Can entrepreneurs improve public safety? Philly launches FastFWD to find out
Philadelphia has its problems. The city wants entrepreneurs to help fix them.
In a nutshell, that's the idea behind FastFWD (formerly the Philadelphia Social Enterprise Partnership).
Earlier this year the initiative won a million-dollar stamp of approval from Michael Bloomberg. Now the city's novel idea is becoming a reality. FastFWD officials announced Wednesday that the program will focus on public safety. The search for startups eager to work in that space starts today.
"They can supply the technology, the innovation and the imagination — and they could also develop their own markets," said Lou Giorla, the city's commissioner of prisons.
Giorla — along with the city's police chief, deputy fire chief and other public safety officials — voiced what they hope to see from the FastFWD initiative.
Giorla, for example, wants technological tools in the fight against recidivism. Think better monitoring devices or check-in kiosks instead of visits to the parole office.
"If we're not as efficient as we can be, then no one's going to want to live here," Giorla said. "And that's our primary goal: to make a city where people are proud to and enjoy living."
How it works
Ten startups will be brought to Philadelphia in February for a 12-week accelerator program administered by GoodCompany Ventures. After that, the city of Philadelphia will put a handful of those solutions to the test via pilot programs.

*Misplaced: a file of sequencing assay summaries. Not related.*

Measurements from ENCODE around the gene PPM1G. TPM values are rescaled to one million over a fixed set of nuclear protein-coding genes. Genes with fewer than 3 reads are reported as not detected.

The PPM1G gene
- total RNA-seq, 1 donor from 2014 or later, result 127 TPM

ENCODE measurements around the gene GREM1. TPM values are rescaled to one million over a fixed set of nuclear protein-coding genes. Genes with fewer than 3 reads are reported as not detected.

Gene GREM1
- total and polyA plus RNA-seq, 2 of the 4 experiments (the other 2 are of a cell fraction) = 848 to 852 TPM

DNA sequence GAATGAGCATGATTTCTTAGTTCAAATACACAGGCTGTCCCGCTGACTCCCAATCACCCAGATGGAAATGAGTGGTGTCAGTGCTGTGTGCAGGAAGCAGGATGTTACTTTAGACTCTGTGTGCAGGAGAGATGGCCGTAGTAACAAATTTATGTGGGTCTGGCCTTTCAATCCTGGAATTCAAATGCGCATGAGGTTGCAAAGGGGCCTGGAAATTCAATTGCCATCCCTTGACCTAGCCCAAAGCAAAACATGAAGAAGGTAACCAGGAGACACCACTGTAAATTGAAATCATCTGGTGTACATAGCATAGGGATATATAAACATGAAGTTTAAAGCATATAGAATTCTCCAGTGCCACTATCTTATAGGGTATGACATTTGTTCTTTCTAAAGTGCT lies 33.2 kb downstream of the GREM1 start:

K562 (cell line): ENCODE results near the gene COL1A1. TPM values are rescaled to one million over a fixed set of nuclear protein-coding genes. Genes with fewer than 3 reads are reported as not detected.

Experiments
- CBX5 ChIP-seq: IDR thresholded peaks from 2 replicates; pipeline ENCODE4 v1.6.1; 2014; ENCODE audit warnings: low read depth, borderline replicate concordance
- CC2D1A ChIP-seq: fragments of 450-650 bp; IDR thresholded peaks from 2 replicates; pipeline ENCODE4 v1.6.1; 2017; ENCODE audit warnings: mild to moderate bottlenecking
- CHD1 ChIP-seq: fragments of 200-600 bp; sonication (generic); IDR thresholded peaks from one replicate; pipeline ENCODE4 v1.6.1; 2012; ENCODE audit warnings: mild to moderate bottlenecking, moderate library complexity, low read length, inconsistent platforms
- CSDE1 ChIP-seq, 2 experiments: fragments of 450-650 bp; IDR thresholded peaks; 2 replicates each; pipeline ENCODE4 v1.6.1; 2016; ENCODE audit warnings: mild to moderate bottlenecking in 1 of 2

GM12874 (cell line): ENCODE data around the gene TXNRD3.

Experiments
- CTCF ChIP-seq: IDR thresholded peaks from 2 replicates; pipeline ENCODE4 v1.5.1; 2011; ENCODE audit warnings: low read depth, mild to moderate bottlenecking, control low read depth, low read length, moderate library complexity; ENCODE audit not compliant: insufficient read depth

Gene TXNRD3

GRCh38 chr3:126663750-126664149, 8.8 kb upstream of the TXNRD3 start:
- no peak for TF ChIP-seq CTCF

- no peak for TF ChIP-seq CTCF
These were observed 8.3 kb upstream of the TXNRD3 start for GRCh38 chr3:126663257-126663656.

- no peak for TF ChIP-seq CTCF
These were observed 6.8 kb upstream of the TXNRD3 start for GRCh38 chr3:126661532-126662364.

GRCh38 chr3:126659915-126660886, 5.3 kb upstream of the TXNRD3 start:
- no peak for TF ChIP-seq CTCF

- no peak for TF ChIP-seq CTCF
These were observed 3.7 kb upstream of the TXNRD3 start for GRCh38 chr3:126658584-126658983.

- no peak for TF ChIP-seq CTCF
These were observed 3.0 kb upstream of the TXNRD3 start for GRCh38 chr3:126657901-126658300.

"Recidivism and violent crime and vacant land," said Story Bellows, co-director of the Mayor's Office of New Urban Mechanics, offering up a few areas FastFWD hopes to target.
"There's a huge opportunity within the realm of public safety," Bellows said. The city spends over $1 billion a year on public safety measures, representing roughly a third of the total budget. About $200 million of that is in contract spending, Bellows says.
FastFWD hopes to turn that pot of money into a giant carrot for innovations in public safety. As more than one speaker stressed Wednesday, it's about re-framing urban problems as opportunities for entrepreneurs.
"It's an area where entrepreneurs and innovators have not typically been engaged in the way they have in ed-tech or health care," Bellows said.
Part of the challenge is working to open up the city's procurement process to upstart social entrepreneurs.
Mayor Michael Nutter was there to express his support for the program. Time will tell what entrepreneurial solutions come forward, but, Nutter says, the focus on public safety is a good fit.
"[There's] still too much violence and other crime here in the city of Philadelphia," said Nutter. "I'm particularly excited about this because it is so different."